Serving a selection of French country-style dishes and weekend brunches, Au Petit Cochon (哈古小館) is a homey cafe bistro that has won rave reviews from diners. The perky French name means “a little pig,” referencing the prevalent use of pork in both French and Taiwanese cuisines.
Located on Fujin Street (富錦街) close to the intersection of Sanmin Road (三民路), Au petit cochon’s low-key presence blends in with the tree-lined, slow-living Minsheng Community (民生社區).
The list of entrees offers a variety of options from truffle oil fries (NT$120) to duck liver pate (served with bread for NT$340) and homemade head cheese (served on bread with pickles and mustard for NT$180), in addition to basic items like salad and soup.
I chose the gelatin-rich head cheese to start. Head cheese may sound somewhat unappetizing, but don’t let the name fool you. It is not a type of cheese but a cold cut in the form of meat jelly. Made from pig’s head, including the ears and cartilage, the meaty dish yields a tender yet crunchy sensation. Many European countries have a tradition of making the treat, using different parts of a pig or calf.
For the main dish I opted for something I have yet to try at the bistro — the fish en papillote or “fish in parchment paper” (market price at NT$340). Well, the menu only reads “market fish,” but the chef explained he had yellow croaker and a threadfin fish called wuzaiyu (午仔魚) on offer, and that the fish is wrapped in a pouch of parchment paper with a variety of greens, which got me interested. The latter sounded more unconventional and therefore became my pick.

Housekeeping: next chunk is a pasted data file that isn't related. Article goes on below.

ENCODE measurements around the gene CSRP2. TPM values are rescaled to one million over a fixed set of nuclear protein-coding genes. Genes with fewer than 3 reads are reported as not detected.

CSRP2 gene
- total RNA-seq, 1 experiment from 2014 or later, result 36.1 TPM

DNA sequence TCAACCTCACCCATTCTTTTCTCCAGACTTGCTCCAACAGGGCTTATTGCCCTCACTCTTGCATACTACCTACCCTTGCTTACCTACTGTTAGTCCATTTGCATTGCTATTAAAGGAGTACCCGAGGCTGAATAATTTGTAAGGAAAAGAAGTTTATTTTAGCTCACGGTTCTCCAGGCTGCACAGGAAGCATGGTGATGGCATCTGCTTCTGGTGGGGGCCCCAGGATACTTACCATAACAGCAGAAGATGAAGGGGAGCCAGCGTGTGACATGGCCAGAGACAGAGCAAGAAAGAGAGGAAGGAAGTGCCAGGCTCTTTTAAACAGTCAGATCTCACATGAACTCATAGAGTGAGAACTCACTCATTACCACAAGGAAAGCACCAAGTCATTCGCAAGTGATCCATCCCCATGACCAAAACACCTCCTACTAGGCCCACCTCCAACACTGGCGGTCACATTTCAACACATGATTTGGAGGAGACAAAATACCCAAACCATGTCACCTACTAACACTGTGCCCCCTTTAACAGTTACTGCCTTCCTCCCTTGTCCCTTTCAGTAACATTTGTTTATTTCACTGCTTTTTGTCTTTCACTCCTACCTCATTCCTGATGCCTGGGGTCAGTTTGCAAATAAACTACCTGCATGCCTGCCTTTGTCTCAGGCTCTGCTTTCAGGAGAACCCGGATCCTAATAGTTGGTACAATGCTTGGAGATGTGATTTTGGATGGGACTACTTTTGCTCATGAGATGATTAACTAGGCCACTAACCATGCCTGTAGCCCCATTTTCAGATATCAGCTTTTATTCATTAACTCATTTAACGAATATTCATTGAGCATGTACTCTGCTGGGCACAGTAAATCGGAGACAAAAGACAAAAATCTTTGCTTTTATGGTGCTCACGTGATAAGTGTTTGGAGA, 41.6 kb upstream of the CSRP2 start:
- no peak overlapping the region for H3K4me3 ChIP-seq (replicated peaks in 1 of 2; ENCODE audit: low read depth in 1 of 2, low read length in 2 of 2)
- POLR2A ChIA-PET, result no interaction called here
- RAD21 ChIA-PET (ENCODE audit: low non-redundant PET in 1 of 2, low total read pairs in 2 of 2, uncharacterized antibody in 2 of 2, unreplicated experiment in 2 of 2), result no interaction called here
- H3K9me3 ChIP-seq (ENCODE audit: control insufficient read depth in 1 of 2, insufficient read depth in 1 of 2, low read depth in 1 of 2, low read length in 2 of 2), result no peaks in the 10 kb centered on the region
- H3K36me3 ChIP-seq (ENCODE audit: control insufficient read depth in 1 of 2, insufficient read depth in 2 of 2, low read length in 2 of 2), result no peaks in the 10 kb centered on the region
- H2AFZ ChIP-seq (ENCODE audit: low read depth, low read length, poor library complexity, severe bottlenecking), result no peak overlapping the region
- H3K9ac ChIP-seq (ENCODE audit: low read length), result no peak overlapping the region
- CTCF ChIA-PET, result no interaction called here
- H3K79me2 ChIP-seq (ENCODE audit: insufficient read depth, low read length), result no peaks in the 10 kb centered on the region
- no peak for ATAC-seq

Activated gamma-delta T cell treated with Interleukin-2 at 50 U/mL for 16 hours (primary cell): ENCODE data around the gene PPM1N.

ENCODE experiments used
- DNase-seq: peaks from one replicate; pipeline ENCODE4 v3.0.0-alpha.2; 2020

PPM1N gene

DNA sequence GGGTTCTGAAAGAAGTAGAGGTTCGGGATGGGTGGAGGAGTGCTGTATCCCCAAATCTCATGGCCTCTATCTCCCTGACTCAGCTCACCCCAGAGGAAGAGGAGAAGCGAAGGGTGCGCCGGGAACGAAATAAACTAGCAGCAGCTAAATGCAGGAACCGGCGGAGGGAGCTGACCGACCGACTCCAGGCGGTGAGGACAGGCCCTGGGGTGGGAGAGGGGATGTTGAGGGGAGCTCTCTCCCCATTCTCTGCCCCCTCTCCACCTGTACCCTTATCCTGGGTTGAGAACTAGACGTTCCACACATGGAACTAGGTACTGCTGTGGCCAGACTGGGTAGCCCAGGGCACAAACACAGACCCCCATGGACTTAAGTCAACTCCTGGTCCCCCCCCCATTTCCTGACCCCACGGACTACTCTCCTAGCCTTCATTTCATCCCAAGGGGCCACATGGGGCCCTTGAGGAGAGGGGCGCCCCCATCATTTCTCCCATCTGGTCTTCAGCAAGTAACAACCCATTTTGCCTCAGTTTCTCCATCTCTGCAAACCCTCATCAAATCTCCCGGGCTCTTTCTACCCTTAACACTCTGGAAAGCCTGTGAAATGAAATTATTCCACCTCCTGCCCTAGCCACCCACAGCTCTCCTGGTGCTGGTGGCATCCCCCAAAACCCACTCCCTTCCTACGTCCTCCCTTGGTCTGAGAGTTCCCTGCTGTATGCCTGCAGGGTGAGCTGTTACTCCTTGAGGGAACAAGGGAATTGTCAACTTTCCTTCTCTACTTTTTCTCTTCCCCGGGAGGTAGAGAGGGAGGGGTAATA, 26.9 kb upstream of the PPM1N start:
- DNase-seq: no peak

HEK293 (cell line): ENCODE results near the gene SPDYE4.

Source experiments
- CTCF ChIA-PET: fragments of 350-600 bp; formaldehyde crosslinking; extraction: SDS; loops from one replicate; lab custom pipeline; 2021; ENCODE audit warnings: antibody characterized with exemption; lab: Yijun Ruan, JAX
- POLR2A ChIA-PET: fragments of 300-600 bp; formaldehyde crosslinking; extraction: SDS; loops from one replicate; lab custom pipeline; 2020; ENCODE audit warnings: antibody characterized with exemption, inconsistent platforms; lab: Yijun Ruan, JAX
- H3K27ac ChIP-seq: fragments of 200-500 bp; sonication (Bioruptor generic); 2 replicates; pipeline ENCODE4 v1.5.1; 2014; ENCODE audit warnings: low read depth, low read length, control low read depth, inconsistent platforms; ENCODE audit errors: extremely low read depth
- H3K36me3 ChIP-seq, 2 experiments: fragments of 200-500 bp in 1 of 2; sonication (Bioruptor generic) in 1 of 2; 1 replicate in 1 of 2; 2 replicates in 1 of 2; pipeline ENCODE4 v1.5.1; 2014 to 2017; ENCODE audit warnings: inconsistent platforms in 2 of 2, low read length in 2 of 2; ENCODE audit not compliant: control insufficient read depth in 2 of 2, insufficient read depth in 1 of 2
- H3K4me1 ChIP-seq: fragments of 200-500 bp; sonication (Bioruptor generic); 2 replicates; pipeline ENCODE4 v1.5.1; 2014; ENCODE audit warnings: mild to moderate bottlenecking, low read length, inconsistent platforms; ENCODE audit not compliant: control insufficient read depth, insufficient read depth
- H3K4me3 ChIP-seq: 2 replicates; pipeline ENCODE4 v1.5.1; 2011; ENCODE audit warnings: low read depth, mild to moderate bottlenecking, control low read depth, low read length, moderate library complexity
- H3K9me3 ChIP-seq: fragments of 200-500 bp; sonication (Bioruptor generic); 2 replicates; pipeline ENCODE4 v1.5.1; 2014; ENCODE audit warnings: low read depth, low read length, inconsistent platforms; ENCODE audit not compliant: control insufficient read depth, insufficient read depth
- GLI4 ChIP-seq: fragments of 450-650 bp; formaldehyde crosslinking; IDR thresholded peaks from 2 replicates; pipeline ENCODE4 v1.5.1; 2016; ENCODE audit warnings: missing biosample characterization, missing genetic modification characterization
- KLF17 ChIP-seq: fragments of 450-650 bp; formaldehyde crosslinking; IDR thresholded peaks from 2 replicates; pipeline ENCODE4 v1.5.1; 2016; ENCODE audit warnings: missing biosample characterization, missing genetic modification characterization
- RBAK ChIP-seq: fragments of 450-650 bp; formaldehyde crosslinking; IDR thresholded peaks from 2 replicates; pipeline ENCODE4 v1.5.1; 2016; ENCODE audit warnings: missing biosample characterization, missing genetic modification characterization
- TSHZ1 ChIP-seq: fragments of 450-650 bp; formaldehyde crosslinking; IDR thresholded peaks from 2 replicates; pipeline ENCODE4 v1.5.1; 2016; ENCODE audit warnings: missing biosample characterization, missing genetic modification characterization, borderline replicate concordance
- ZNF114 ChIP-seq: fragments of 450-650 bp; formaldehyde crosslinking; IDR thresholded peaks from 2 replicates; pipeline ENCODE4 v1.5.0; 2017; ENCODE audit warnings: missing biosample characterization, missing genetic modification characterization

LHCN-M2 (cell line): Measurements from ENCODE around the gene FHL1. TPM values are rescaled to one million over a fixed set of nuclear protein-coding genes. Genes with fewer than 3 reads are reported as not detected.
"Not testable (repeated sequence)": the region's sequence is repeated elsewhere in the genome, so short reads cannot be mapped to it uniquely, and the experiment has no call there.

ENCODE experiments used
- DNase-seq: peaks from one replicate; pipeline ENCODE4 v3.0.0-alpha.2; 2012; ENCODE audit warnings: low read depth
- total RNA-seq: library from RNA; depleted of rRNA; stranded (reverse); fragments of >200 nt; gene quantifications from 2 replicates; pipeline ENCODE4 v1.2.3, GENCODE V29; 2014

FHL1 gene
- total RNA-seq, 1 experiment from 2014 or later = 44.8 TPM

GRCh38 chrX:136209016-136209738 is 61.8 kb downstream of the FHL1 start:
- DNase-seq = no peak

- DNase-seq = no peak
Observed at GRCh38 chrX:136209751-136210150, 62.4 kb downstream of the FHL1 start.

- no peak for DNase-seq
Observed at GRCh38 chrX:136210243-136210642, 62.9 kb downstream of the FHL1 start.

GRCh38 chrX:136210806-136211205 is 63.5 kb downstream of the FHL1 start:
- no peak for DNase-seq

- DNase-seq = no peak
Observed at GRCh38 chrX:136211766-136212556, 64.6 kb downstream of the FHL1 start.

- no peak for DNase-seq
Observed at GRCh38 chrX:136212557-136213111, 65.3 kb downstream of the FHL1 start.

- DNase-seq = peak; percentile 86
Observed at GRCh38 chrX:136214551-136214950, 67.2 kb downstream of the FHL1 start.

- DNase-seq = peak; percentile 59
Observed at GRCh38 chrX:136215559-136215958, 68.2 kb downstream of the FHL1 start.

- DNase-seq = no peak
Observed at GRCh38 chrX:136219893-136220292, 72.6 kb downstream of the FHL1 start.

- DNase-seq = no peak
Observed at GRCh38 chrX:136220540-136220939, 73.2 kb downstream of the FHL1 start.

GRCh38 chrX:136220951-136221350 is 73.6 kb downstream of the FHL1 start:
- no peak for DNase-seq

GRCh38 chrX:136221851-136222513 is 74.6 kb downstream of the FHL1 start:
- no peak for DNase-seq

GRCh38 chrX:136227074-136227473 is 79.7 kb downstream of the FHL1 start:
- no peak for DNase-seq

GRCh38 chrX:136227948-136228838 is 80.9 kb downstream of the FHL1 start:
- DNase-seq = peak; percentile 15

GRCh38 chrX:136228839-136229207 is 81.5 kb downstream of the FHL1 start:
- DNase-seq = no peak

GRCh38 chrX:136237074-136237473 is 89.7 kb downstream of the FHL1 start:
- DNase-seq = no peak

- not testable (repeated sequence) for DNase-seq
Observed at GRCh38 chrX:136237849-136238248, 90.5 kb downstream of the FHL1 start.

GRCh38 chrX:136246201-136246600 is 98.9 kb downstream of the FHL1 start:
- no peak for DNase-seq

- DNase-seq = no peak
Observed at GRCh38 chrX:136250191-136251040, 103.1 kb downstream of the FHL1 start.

The result was surprising. Definitely not the most elegantly presented dish I have seen, but it is among the most colorful ones, as the fish was covered by a medley of tomatoes, onions, mushrooms, bell peppers and green peas, with sprigs of thyme.
Address: 469 Fujin St, Taipei City（台北市富錦街469號)
Telephone: (02) 2767-8483
Open: Tuesdays through Fridays from 11:30am to 2:30pm and from 5:30pm to 9:30pm; Saturdays and Sundays from 9am to 2:30pm and from 5:30pm to 9:30pm
Average meal: NT$500
Details: Credit cards not accepted, English and Chinese menu, no service charge
On the Net: Search for “Au petit cochon” on Facebook
The ingredients in the pouch mingled with each other and were steamed in their own juices, breeding very flavorful, well-seasoned vegetables.
I wouldn’t say the same for the wuzaiyu, which tasted overly fishy. The flesh was tender and good for absorbing the vegetable essence in the pouch, but somehow the essence was not enough to supersede the robust fishy odor, or to make peace with it.
When I was wondering whether to get a glass of wine to go with the fish, the chef recommended a Japanese white ale called Hitachino Nest (NT$180) for its aromatic ingredients like coriander, nutmeg and orange peels. It turned out a delightful companion to both the entree and main dish.
I have been to the bistro several times over the past year. The bistro’s rustic pork stew (NT$280) and pan-fried duck breast (served with beetroot sauce for NT$450) are pleasant memories. Every time, I come home with a full stomach and a smile, thanks to the generous portion and wholehearted service.
On my most recent visit, I reserved a table for one but got a table for four, because all the other reservations had arrived. Dining alone is never a problem at Au Petit Cochon. You receive the same welcoming and friendly service as others.
Next time, I think I will still go back to the bistro for my all-time favorites like the head cheese and truffle oil fries, or try its popular brunch menu, which is served on the weekends from 9am to 1:30pm, ranging from NT$210 to NT$450 with a beverage.